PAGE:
Patent rules for Europe simplify protection across member states

EU Unified Patent System permits firms to apply more easily for patent protection across 17 participating member states

Considered the most important reform in the history of the European patent system, the new system allows patent-holders pay for a single unitary patent that covers member states rather than individual patents across Europe, saving them time and money. Photograph: Andrew Harrer/Bloomberg

Businesses have been warned to familiarise themselves with new rules for pan-European patents that have been brought in across a number of EU states.

The new EU Unified Patent System, which came into force last month, is designed to simplify pan-European patents for companies, allowing them to apply in a single country for patent protection across 17 participating EU member states.

Considered the most important reform in the history of the European patent system, it allows patent-holders pay for a single unitary patent that covers those member states rather than individual patents across Europe, saving them time and money.

The agreement also facilitates the establishment of the Unified Patent Court to oversee the enforcement of those patent rights.

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However, Ireland is among the member states that have signed up but have yet to ratify the agreement, along with Cyprus, Czech Republic, Greece, Hungary, Romania and Slovakia. To establish a local division of the court, Ireland would have to hold a referendum, but a date has yet to be set for that.

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Before the introduction of the new agreement, patents had to be validated in individual countries, a costly and time-consuming process.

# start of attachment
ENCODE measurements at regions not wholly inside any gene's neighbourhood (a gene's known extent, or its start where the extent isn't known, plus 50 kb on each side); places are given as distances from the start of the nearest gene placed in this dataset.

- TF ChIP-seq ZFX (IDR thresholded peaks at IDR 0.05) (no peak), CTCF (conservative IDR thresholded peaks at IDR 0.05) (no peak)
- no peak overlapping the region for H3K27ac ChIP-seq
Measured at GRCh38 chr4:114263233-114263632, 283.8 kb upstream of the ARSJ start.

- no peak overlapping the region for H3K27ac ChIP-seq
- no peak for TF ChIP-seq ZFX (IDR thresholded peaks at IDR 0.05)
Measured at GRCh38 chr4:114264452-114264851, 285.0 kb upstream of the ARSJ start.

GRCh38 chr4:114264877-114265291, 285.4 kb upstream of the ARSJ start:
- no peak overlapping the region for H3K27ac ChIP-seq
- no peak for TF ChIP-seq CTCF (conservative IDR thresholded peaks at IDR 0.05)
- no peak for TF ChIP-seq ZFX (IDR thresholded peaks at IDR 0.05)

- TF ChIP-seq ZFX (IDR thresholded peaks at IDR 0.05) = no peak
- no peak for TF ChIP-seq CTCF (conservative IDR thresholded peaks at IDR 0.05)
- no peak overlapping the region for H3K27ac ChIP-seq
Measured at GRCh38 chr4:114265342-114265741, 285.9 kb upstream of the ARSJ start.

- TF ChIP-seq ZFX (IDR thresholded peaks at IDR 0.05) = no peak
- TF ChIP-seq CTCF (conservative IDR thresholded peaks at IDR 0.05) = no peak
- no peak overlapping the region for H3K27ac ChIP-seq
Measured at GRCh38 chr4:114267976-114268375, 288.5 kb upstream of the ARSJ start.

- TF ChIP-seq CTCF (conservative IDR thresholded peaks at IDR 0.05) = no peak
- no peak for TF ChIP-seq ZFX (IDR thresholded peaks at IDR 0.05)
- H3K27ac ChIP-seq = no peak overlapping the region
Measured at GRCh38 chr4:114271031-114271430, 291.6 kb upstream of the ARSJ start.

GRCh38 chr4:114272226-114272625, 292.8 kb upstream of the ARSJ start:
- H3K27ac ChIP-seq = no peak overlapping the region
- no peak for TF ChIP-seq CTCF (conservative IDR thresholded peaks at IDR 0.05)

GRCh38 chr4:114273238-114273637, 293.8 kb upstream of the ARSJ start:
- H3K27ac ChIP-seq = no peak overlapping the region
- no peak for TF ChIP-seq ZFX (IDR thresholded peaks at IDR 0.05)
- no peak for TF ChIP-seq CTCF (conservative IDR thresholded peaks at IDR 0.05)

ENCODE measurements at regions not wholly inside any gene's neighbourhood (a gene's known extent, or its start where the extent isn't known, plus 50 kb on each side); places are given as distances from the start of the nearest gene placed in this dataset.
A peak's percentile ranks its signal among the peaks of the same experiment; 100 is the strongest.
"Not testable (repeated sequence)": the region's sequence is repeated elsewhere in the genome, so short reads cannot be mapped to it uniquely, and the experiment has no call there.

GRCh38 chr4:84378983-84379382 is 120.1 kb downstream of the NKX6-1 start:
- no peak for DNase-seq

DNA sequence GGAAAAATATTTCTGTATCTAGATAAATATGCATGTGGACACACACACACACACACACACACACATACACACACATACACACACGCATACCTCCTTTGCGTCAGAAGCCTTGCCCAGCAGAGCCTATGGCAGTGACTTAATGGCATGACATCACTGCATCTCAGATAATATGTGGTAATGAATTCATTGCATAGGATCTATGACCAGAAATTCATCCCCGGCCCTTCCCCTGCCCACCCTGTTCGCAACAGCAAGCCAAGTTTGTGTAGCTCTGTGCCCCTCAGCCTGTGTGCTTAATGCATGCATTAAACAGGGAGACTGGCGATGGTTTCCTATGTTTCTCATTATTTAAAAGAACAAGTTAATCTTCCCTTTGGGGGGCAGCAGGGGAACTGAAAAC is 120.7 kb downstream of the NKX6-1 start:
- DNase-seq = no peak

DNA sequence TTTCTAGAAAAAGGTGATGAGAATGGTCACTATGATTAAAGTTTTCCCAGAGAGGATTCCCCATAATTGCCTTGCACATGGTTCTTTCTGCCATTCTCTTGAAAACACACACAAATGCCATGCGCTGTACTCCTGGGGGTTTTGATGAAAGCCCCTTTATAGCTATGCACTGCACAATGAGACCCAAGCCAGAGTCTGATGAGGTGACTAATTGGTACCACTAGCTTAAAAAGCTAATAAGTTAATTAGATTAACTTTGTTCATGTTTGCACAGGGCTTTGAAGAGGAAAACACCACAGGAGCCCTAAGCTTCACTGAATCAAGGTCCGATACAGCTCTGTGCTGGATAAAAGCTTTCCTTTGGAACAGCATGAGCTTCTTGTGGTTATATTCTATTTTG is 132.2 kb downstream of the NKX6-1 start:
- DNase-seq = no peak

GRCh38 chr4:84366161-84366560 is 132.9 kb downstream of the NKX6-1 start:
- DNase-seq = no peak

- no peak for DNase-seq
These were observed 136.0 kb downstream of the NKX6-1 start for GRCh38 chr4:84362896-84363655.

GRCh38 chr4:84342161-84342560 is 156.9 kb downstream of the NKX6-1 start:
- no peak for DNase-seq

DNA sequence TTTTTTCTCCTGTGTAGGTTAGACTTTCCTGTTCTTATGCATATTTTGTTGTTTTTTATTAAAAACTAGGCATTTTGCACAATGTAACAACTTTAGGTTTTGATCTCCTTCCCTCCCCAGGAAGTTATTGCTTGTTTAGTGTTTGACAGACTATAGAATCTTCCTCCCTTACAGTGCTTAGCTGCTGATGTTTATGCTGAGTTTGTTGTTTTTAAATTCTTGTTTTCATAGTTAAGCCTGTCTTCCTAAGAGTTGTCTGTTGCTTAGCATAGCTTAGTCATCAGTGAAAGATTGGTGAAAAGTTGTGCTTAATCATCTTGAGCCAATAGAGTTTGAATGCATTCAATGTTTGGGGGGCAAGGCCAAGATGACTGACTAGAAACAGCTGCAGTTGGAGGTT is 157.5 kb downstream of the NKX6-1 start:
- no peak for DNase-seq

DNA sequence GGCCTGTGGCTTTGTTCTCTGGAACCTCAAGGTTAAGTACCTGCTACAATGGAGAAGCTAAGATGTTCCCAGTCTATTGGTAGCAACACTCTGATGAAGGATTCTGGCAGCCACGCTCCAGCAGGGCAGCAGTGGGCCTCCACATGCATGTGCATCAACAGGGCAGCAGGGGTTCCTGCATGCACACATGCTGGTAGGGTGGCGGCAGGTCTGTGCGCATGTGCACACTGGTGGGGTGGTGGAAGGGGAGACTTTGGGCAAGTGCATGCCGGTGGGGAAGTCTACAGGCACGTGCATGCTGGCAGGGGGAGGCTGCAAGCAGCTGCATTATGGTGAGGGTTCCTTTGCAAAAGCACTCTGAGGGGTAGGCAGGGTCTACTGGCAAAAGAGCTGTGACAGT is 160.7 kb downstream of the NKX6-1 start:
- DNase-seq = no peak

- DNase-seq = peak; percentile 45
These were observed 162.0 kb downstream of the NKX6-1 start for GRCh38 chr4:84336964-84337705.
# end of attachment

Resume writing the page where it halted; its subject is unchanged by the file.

“Effectively, European patents became a bundle of national patents which worked independently. Typically, you would validate patents in the main jurisdictions like France, Germany and the Netherlands. Once you did that, it became a national patent in France, Germany and the Netherlands. To enforce that, you’d have to take multiple actions if you wanted to enforce your intellectual property rights in Europe,” said Paul Keane, a partner at law firm FR Kelly and Associates.

“The main drawback of the system is that it is very expensive to do this validation step. It wasn’t uncommon that different courts and different jurisdictions gave conflicting decisions.”

But while the new system eliminates that complexity, it also makes it easier to challenge the new unitary patents. The move to the new unified patent system means that it can be easier for patents to be challenged, as it would only need to be challenged in one of the member states in which the system is recognised.

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“If you have a unitary patent covering 17 countries, it only takes one action to revoke that patent,” Mr Keane explained. “If you had the classical system, and you had patents in multiple jurisdictions, if somebody challenged the validity of that patent, they would have to go into each jurisdiction.”

Some 17 EU member states have signed up already to the new body, including France, Germany and Belgium. Individuals and companies filing European patents will have the option to select the new unitary patent that covers those 17 states at the grant stage.

The current system and the new one will coexist for several years, Mr Keane said, for a transitional period.

Ciara O'Brien

Ciara O'Brien

Ciara O'Brien is an Irish Times business and technology journalist